Now, in fairness, the movie wasn't a total loss. Once they got past claiming that you can think your way into a 4 million dollar house (how is that the measure of happiness and success, anyway?), there were some good points about gratitude. And I do think that positive thinking is important - we used Hypnobirthing for Bridger, and that labor preparation involved affirmations and 'visualizing' the birth that I wanted. I've used visualization in riding. But all the affirmations in the world sometimes don't play out. Shit still happens, and not because we didn't manifest our intentions well enough.

I think the real measure of success is how one deals with the shit in life, because all life is with some hardship, some pain. I think it's necessary; the heat, pressure and stress all mold us into stronger beings, if we let it. Our bones require stress to lay down new tissue to grow and strengthen. Carbon requires high heat and terrible pressure to become a diamond. My aim is to survive and thrive, regardless of the hand I am dealt.

Time to get packed up to head north - think if I wish hard enough the car won't need any gas?

Sunday, July 26, 2009

It's Sunday, Here's Something to Chew on for the Week...

I watched this video today in Yoga Teacher Training - AMAZING! A perfectly scientific explanation of samadhi and oneness - my skeptical nature just loved it. So with out being a spoiler - I have had those moments - few though. Laboring with Bridger, my self saw my animal nature and physical body from afar. In Savasana, being in a moment of present observation. And now I know why - my monkey chattering left brain took a nap :)


Tuesday, July 21, 2009

Sweetness and light

Yes, Isabella is fishing. Off the porch. This photo just says everything that is best and beautiful about being 5.

We had a wonderful trip, despite the tailend of April showers in July. Fourth of July weekend was spent at my in-laws lakeside cottage. On Monday morning we packed up and spent the next few days in Acadia National Park. It was MAGNIFICENT. Isabella is a seasoned camper, but this was Bridger's first trip. He loved it - particularly playing peek-a-boo in the tent:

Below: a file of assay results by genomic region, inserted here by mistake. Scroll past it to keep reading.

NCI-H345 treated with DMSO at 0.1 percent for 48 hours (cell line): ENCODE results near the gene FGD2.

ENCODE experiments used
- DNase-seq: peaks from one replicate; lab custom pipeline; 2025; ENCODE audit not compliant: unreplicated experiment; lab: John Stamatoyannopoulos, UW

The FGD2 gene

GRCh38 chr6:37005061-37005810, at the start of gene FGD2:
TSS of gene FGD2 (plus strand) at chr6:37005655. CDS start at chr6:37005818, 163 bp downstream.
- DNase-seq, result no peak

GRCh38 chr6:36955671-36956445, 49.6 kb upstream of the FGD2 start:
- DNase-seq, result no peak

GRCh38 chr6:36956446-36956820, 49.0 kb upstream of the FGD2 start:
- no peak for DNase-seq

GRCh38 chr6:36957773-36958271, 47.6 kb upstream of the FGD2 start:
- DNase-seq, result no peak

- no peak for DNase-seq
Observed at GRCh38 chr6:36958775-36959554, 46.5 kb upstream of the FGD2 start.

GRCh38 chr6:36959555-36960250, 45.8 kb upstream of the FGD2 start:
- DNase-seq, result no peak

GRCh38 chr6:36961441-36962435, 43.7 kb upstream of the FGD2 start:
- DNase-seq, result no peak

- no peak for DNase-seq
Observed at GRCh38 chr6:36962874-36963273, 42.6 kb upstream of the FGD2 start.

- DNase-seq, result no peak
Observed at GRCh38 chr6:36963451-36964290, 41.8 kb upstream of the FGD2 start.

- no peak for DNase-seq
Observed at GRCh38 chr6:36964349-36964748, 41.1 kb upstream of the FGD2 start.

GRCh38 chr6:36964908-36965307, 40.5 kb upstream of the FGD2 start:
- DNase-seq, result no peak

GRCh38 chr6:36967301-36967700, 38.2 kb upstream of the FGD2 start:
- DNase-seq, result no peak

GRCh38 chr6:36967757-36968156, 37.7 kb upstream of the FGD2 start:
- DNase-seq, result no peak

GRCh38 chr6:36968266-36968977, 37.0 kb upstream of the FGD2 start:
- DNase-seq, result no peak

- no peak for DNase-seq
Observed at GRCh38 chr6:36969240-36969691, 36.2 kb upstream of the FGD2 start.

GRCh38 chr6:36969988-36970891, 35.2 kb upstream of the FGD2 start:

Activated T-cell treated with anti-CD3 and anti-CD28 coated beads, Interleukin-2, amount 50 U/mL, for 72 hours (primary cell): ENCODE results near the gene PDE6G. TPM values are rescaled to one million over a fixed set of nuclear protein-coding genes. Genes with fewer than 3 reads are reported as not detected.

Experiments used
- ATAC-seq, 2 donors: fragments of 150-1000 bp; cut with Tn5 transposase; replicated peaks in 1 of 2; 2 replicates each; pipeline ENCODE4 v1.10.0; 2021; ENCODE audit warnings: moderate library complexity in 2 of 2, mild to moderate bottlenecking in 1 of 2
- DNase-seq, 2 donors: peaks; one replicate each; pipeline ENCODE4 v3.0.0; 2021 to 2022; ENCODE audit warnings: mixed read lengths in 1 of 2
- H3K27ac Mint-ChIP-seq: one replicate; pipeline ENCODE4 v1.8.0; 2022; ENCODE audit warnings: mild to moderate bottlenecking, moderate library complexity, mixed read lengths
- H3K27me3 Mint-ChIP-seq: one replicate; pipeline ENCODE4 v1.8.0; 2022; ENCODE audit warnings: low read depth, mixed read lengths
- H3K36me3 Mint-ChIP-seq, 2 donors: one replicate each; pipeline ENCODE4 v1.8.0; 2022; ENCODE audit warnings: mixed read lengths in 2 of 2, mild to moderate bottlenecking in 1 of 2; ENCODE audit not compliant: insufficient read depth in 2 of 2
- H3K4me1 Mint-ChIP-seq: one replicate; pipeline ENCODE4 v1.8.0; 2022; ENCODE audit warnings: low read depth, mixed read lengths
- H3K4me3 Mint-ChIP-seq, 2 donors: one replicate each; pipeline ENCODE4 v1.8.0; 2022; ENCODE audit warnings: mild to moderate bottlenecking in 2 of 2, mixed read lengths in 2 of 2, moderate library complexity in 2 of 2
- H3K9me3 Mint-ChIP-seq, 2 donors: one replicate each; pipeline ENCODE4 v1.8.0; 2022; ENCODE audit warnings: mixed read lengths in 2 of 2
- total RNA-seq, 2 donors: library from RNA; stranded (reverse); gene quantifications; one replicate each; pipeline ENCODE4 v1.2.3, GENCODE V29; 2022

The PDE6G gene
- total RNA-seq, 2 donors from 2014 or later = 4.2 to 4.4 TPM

Tuesday was overcast and cool, but we did go biking on the carriage roads. Being in such a beautiful place was soothing to my being. It seemed every few breaths was a moment of 'stop, look, be here'.

The rain came in Tuesday night (it was downright raw - 52 degrees!), who knew we'd need hot cocoa in July. Wednesday morning was still pretty foul, so we had lunch at Jordan Pond House, famous for their popovers and jam - yum! By early afternoon, the rain had passed, so we went for a hike around the pond. Although a popular route, the scenery is just beyond belief. There was a loon in the pond, and mist around the bubbles. It felt other-worldly.

Thursday, the day we had to drive home, the sun finally made a real appearance. We ended up hiking from our campground along Somes Sound to Thunder Hole, where we had lunch. It was bluebird, just wonderful. There was time for a little yoga by the water:

This trip definately got two thumbs up :)

And a few other notes, as I've been such a bum about posting... Garden is ... a bit wild. But I think not all is lost after the ridiculous abount of rain we had. I have zucchini blossoms, a few green tomatoes going, and I think there will be cukes as well.

I am now off zoloft. Not entirely by choice, but I'm coping. Truth is it just got to be too expensive to throw $300 a month into appointments and meds - although I wish I could have weaned off it more slowly. The withdrawal was pretty unpleasant. Pranayama has been a very important tool in managing the anxiety that is still gnawing at my edges. So has the occasional smokey treat (boo - I hadn't smoked in over four years...). But I am managing, and now feel like this is a battle I can at least think about losing, rather than a battle I can't even fight.

I'm feeling pretty hopeful on the whole though. A few months ago I felt as if I was a dead zone of sorts - like a sailboat with luffing sails, waiting for some wind to come take me to in some direction. Now there is both purpose, and quiet attention to a path. I have reconciled with my self that right now, in this moment my JOB is to mother my children. I've put together a hodge-podge of things that will help pay some bills, that can be scheduled around my kids. That all speak to my passions and interests, and use my strengths. This is the most secure I've felt in myself and my future in a long time. And it is a lovely feeling.

Thursday, July 2, 2009